NORTH EAST — Driving solo along America’s roads, singer-songwriter Lara Herscovitch frequently finds herself pondering life’s biggest questions.

Like the other 7.5 billion human inhabitants of this little big planet, Herscovitch will tell you that she’s just trying to figure it out like everyone else. But the answers she has managed to unlock are about the value of truth and the power of sharing stories with audiences through music.

“Regardless of what subject area I’m writing about, I’m trying to tell the truth to myself as well as anybody who’s listening,” she said. “I find that when I get really specific about telling the truth, it’s always universal because we’re all human beings listening and the human experience is the shared experience.”

Herscovitch is working on her latest album, the aptly titled “Highway Philosophers,” which is set to be released in about a month. While the album does not yet have a concrete release date, listeners can stay up to date at laraherscovitch.com.

In the meantime, music-lovers can get a taste of Herscovitch’s stories and sounds when she performs Saturday, Feb. 15, at the North Elk Coffee House at St. Mary Anne’s Episcopal Church, located at 315 S. Main St. in North East. Doors will open at 6:45 p.m. and the show will begin at 7:30 p.m.

There is a suggested donation at the door of $10 for adults or $6 for audience members under 18 years old. Beverages, desserts and snacks will be available for a suggested donation of $1 each. As is the case with all other NECH performances, proceeds from Saturday’s event will benefit Meeting Ground, a nonprofit organization that serves people experiencing homelessness in Cecil County.

That cause happens to be close to Herscovitch’s heart. After graduating from the University of Massachusetts with her bachelor’s degree in political science, Herscovitch decided to apply to the Peace Corps.

But as part of her application, Herscovitch needed to have volunteer experience, so she volunteered at a local homeless shelter.

“That experience changed everything,” she said. “I guess I just felt called to do work that was specifically targeting lifting people up and helping each other.”

After college, Herscovitch applied and got into law school. But after working as a paralegal at a law firm where several attorneys shared their displeasure with their jobs, she charted a new path in social work policy.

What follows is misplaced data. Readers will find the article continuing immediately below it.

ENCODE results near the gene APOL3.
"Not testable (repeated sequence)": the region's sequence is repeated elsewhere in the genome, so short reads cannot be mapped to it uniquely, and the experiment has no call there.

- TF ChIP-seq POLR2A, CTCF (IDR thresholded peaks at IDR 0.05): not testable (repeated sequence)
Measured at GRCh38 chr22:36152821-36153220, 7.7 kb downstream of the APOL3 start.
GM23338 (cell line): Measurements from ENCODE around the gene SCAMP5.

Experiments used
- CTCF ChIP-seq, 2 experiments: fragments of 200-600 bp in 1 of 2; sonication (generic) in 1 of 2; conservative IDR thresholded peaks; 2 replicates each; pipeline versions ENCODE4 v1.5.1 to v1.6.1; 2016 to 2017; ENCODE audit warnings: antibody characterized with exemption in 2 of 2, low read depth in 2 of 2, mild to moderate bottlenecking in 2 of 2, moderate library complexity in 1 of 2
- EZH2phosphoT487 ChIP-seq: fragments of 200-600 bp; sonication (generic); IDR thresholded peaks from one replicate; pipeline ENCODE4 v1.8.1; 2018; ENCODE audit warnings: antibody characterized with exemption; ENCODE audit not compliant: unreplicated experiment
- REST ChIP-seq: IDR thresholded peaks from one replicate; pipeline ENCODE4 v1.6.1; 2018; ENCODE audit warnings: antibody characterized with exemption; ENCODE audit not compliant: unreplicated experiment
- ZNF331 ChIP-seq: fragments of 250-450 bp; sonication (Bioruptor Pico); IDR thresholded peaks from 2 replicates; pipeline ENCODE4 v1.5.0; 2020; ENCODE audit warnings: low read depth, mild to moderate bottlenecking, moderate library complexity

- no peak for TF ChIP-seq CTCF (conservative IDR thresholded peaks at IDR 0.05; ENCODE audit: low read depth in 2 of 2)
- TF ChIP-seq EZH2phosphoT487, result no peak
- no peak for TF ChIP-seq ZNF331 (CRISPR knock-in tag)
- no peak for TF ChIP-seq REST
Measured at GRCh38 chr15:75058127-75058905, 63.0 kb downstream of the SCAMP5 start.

Herscovitch earned her Master of Social Work in policy from the University of Connecticut and pursued a career in the nonprofit sector, doing international development work and traveling overseas to expand access to educational opportunities around the world.

Herscovitch has been writing her own songs since she was 10 years old, playing on her family’s piano. Unable to bring a piano with her as she traveled the globe, however, she brought a guitar instead and realized that she wanted to pursue music more seriously.

Initially, Herscovitch was traveling to places where she didn’t speak the primary language, but she was able to communicate through the universal language: music.

“Music really just connected people immediately, even if we were not singing in the same language,” she said.

Herscovitch said her experiences in social work policy around and getting to travel the world had a profound influence not only on her music, but also on her as a human being. Doing work that is focused on human and environmental needs and vulnerabilities is at the heart of American folk music tradition, she said.

“It’s influenced my music in terms of what I know, what I see, what I feel, what I hear, and therefore what I write about,” she said. “I think it expanded my horizons and made my heart bigger and more understanding of the human condition than I would’ve been without doing all that work.”

Herscovitch describes her musical style as modern American folk meets troubadour lyric poetry with flavors of jazz, blues and pop in the mix. But she said finding that blend was never a conscious decision.